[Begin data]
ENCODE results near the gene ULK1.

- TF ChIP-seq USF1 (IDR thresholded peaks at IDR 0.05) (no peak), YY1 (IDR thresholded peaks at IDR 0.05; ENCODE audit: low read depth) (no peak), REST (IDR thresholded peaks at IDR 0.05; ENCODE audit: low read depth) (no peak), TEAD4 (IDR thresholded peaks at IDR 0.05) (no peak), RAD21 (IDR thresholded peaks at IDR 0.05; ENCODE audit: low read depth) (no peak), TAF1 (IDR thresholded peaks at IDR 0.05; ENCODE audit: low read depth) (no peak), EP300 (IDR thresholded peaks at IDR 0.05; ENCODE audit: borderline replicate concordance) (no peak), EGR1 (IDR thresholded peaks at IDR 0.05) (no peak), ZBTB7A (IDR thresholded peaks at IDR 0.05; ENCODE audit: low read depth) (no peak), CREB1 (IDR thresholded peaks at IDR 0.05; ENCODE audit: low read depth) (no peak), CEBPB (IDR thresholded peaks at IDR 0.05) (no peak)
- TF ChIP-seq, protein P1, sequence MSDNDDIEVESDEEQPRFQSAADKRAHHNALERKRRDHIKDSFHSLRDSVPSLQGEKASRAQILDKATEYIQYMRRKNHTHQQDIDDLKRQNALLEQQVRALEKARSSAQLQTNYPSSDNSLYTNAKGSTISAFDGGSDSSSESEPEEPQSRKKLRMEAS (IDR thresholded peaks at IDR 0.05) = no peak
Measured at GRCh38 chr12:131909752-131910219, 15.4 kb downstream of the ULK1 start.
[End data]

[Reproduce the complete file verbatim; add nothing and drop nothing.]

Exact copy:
ENCODE results near the gene ULK1.

- TF ChIP-seq USF1 (IDR thresholded peaks at IDR 0.05) (no peak), YY1 (IDR thresholded peaks at IDR 0.05; ENCODE audit: low read depth) (no peak), REST (IDR thresholded peaks at IDR 0.05; ENCODE audit: low read depth) (no peak), TEAD4 (IDR thresholded peaks at IDR 0.05) (no peak), RAD21 (IDR thresholded peaks at IDR 0.05; ENCODE audit: low read depth) (no peak), TAF1 (IDR thresholded peaks at IDR 0.05; ENCODE audit: low read depth) (no peak), EP300 (IDR thresholded peaks at IDR 0.05; ENCODE audit: borderline replicate concordance) (no peak), EGR1 (IDR thresholded peaks at IDR 0.05) (no peak), ZBTB7A (IDR thresholded peaks at IDR 0.05; ENCODE audit: low read depth) (no peak), CREB1 (IDR thresholded peaks at IDR 0.05; ENCODE audit: low read depth) (no peak), CEBPB (IDR thresholded peaks at IDR 0.05) (no peak)
- TF ChIP-seq, protein P1, sequence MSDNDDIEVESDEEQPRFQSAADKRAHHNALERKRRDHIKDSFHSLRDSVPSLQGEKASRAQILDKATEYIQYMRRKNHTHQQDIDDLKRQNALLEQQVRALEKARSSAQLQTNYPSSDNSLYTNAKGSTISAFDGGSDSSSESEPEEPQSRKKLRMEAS (IDR thresholded peaks at IDR 0.05) = no peak
Measured at GRCh38 chr12:131909752-131910219, 15.4 kb downstream of the ULK1 start.